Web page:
Lloyd v Grace

Lloyd v Grace, Smith & Co [1912]: A Summary

Case name & citation: Lloyd v Grace, Smith & Co [1912] AC 716

Court and jurisdiction: The House of Lords, England & Wales

Year of the case: 1912

The bench of judges: Lord Macnaghten, Earl Loreburn LC

Area of law: Vicarious liability under tort law

What does the case deal with?

Lloyd v Grace, Smith & Co [1912] is a tort law case on vicarious liability. It dealt with the issue of an employee committing fraud within the course of his employment and while conducting business for which he holds an apparent authority.

Facts of the case (Lloyd v Grace, Smith & Co)

An employee who worked for a firm of solicitors in the capacity of a conveyancing manager (managing clerk) was given the authority to arrange and negotiate the sales of real estate. Mrs Lloyd, the plaintiff, was a client of the firm and she was dealing with the managing clerk regarding the sale of two of her properties. The employee fraudulently induced and convinced the plaintiff to transfer ownership of her property to himself. He then used it for personal gain.


Could the defendant firm be held liable for the fraud committed by its agent?

Judgment of the Court in Lloyd v Grace, Smith & Co

In light of these facts, their Lordships concluded unanimously that the defendants should be held vicariously liable for the fraud.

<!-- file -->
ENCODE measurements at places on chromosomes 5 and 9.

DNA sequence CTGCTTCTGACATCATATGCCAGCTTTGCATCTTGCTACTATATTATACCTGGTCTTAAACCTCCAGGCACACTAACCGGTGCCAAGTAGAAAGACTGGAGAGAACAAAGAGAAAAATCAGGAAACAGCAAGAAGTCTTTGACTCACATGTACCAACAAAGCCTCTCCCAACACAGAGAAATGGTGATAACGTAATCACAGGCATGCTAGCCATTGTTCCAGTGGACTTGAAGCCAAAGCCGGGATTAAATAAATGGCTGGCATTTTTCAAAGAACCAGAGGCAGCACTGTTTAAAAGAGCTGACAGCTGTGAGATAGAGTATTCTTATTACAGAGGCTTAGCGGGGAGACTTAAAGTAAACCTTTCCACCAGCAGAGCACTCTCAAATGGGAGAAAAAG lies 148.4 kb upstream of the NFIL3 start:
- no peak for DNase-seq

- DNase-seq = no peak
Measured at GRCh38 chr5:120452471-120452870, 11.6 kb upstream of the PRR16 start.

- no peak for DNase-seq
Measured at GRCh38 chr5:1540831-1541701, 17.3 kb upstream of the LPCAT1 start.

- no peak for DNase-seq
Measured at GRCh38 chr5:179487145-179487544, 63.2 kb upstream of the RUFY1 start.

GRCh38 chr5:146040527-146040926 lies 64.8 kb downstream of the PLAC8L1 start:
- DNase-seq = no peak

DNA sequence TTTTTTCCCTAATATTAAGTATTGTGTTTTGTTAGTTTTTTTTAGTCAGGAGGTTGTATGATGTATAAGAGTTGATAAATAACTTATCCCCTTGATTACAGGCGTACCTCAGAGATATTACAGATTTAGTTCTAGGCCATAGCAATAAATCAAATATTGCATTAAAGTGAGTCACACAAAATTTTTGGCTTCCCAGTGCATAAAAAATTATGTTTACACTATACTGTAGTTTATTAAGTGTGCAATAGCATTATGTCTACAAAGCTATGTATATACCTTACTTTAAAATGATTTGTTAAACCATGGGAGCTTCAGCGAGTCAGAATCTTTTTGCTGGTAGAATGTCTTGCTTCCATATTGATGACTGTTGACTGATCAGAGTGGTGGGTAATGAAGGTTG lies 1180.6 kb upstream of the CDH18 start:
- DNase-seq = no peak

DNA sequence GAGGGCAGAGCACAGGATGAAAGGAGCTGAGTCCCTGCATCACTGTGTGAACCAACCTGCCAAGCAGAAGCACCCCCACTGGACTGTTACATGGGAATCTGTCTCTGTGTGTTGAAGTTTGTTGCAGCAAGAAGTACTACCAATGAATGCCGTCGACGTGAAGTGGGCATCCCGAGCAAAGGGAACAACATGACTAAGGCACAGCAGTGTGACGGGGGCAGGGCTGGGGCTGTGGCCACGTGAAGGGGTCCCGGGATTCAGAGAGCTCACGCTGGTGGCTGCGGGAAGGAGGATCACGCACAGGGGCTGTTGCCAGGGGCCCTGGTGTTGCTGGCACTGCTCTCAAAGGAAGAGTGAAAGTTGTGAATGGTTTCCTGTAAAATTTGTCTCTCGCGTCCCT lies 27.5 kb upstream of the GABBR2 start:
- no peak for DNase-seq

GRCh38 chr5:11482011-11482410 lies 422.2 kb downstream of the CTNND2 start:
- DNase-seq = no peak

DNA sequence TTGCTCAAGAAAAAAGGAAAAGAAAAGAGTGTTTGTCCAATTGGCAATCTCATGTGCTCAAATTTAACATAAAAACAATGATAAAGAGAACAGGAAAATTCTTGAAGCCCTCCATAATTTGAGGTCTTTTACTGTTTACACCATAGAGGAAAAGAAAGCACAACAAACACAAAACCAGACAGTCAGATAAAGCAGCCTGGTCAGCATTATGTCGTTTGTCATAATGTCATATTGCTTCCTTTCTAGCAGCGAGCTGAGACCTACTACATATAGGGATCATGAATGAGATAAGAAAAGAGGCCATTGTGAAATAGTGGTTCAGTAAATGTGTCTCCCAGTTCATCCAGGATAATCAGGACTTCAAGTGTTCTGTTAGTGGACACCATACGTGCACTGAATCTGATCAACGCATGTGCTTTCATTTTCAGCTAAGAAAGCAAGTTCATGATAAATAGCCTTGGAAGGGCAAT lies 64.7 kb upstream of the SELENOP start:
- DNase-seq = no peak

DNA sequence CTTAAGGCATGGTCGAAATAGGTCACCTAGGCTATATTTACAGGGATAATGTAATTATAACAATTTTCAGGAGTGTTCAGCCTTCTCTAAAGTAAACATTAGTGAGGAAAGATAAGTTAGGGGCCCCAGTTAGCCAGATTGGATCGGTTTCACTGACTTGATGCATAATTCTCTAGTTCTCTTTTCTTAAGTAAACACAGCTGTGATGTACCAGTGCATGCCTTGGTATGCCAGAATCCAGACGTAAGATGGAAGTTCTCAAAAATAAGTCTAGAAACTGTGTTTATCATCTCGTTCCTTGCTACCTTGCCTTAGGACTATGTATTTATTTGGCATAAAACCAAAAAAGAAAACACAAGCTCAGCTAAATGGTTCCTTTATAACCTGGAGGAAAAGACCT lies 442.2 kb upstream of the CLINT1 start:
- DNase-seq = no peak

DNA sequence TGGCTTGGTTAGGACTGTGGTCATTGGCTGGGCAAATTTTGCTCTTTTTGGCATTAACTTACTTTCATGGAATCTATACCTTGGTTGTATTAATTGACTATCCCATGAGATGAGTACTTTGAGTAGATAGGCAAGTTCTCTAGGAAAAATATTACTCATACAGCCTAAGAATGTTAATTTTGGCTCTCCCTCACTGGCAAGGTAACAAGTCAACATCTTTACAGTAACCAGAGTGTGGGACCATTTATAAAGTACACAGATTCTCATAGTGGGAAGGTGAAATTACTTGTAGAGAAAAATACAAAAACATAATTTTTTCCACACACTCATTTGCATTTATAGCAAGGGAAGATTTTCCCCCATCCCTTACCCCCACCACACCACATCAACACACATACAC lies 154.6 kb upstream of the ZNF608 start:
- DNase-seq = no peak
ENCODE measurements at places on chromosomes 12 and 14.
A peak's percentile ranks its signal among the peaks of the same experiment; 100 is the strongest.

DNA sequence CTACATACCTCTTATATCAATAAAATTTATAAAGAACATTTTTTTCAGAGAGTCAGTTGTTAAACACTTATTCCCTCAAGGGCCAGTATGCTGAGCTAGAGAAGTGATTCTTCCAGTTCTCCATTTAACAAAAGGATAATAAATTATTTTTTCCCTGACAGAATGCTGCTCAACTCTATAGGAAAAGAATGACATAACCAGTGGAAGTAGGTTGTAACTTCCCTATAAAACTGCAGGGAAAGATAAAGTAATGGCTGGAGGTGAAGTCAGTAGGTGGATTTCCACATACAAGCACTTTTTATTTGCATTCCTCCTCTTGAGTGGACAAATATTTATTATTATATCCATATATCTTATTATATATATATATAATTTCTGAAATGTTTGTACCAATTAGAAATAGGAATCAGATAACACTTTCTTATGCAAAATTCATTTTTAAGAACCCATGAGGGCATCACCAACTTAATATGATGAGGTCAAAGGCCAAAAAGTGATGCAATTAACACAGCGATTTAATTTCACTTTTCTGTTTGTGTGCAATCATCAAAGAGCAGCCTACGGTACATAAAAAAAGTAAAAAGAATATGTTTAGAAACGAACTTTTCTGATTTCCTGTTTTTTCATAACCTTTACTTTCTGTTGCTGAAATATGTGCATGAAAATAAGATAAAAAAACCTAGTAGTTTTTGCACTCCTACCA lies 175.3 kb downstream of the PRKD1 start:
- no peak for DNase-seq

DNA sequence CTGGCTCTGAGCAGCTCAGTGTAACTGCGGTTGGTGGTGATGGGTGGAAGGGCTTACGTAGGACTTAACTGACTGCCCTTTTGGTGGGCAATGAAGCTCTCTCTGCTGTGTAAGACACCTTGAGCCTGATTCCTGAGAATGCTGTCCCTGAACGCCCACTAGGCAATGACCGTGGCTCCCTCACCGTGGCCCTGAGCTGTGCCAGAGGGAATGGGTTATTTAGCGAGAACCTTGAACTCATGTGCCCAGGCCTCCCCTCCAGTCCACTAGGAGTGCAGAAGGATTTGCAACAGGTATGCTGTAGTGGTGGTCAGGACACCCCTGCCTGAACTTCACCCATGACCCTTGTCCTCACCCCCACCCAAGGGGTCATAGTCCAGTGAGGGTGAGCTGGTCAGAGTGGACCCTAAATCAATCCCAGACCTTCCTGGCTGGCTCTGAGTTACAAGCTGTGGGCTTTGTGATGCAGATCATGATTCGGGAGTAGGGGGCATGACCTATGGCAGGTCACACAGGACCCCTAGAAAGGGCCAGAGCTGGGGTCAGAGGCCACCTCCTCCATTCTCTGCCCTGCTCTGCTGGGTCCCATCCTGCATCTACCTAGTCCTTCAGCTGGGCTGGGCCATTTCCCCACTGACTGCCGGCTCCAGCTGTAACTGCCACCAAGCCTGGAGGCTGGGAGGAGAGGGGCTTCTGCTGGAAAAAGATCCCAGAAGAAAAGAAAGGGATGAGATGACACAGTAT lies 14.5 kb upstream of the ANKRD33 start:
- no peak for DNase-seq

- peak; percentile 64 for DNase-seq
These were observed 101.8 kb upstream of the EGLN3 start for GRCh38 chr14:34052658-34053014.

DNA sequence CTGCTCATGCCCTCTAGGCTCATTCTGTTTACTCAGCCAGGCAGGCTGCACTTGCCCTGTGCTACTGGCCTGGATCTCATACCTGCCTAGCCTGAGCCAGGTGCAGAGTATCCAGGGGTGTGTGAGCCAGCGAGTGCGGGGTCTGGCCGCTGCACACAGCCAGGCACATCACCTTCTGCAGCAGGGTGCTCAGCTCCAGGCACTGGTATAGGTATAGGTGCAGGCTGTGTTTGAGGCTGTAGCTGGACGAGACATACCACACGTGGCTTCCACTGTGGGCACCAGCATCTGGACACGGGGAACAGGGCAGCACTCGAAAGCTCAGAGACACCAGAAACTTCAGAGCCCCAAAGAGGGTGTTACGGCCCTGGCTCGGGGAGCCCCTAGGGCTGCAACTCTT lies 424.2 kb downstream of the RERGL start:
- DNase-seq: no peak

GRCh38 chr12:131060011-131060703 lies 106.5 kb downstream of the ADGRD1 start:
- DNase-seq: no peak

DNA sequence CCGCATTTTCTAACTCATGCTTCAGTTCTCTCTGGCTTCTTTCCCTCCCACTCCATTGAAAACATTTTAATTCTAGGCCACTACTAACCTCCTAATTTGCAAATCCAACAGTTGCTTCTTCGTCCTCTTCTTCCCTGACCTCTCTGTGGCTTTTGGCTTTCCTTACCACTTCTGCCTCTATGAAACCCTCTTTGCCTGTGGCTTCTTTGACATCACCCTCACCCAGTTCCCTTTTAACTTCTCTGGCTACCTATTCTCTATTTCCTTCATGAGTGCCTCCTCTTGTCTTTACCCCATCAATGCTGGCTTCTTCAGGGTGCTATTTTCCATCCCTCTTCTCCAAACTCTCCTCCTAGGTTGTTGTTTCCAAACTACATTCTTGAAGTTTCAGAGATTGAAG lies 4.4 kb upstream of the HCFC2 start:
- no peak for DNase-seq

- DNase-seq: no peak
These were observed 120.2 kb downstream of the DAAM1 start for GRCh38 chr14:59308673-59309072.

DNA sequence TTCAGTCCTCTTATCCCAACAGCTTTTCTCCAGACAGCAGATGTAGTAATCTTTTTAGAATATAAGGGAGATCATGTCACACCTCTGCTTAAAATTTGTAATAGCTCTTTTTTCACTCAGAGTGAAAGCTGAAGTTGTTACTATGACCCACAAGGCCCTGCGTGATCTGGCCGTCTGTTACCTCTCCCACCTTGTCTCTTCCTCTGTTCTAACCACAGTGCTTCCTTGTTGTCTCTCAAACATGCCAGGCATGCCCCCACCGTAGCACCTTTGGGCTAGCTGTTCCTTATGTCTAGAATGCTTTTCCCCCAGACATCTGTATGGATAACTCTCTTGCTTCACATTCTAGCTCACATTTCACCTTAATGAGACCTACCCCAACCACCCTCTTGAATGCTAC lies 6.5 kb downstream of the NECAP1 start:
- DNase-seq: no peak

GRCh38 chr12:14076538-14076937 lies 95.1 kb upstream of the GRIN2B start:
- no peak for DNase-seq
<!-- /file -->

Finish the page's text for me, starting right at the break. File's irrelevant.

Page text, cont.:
Lord Macnaghten was convinced that a principal was liable for the fraud of his agent if the fraud was committed in the course of the agent’s employment and did not go beyond the scope of his agency. This was the case regardless of whether the fraud was committed for the benefit of the principal or not. The client had been invited by the firm to deal with their managing clerk. The fact that the agent acted dishonestly for his own benefit was irrelevant.

And it can be said that the underlying basis for the decision is well expressed in the notion that the fraud of the agent was closely related to his position as conveyancing manager, and that the principal created the risk of the fraud being committed by putting him in that position.

In other words, the House of Lords arrived at this conclusion after finding that the firm had ostensibly delegated authority to the managing clerk to carry out certain types of business by allowing him to deal with clients. He looked after conveyancing which is a part of the ordinary business of solicitors. As a result, the firm was responsible for the fraud.

The essence of the case

This decision was viewed as a ‘breakthrough’ because it demonstrated that vicarious liability need not necessarily be avoided when the employee acts for his own profit or benefit.

List of references:

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